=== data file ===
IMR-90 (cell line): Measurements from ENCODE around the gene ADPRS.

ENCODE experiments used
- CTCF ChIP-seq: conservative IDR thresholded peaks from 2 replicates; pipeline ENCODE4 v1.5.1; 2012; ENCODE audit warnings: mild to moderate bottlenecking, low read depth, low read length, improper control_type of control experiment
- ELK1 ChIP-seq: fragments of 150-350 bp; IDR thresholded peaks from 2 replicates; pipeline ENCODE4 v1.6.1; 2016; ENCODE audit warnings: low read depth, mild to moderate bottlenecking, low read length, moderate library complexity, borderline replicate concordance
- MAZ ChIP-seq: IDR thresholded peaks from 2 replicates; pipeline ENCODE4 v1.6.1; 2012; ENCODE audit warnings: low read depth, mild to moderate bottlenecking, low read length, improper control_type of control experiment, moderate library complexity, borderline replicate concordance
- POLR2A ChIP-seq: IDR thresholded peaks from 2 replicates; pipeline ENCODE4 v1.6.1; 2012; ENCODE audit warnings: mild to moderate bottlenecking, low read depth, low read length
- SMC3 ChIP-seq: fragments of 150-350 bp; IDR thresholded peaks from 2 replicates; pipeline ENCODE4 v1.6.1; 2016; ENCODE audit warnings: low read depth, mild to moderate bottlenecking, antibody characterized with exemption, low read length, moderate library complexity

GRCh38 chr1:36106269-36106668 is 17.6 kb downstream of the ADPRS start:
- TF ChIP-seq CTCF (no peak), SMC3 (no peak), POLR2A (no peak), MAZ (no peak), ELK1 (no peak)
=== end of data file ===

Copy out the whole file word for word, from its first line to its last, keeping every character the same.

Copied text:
IMR-90 (cell line): Measurements from ENCODE around the gene ADPRS.

ENCODE experiments used
- CTCF ChIP-seq: conservative IDR thresholded peaks from 2 replicates; pipeline ENCODE4 v1.5.1; 2012; ENCODE audit warnings: mild to moderate bottlenecking, low read depth, low read length, improper control_type of control experiment
- ELK1 ChIP-seq: fragments of 150-350 bp; IDR thresholded peaks from 2 replicates; pipeline ENCODE4 v1.6.1; 2016; ENCODE audit warnings: low read depth, mild to moderate bottlenecking, low read length, moderate library complexity, borderline replicate concordance
- MAZ ChIP-seq: IDR thresholded peaks from 2 replicates; pipeline ENCODE4 v1.6.1; 2012; ENCODE audit warnings: low read depth, mild to moderate bottlenecking, low read length, improper control_type of control experiment, moderate library complexity, borderline replicate concordance
- POLR2A ChIP-seq: IDR thresholded peaks from 2 replicates; pipeline ENCODE4 v1.6.1; 2012; ENCODE audit warnings: mild to moderate bottlenecking, low read depth, low read length
- SMC3 ChIP-seq: fragments of 150-350 bp; IDR thresholded peaks from 2 replicates; pipeline ENCODE4 v1.6.1; 2016; ENCODE audit warnings: low read depth, mild to moderate bottlenecking, antibody characterized with exemption, low read length, moderate library complexity

GRCh38 chr1:36106269-36106668 is 17.6 kb downstream of the ADPRS start:
- TF ChIP-seq CTCF (no peak), SMC3 (no peak), POLR2A (no peak), MAZ (no peak), ELK1 (no peak)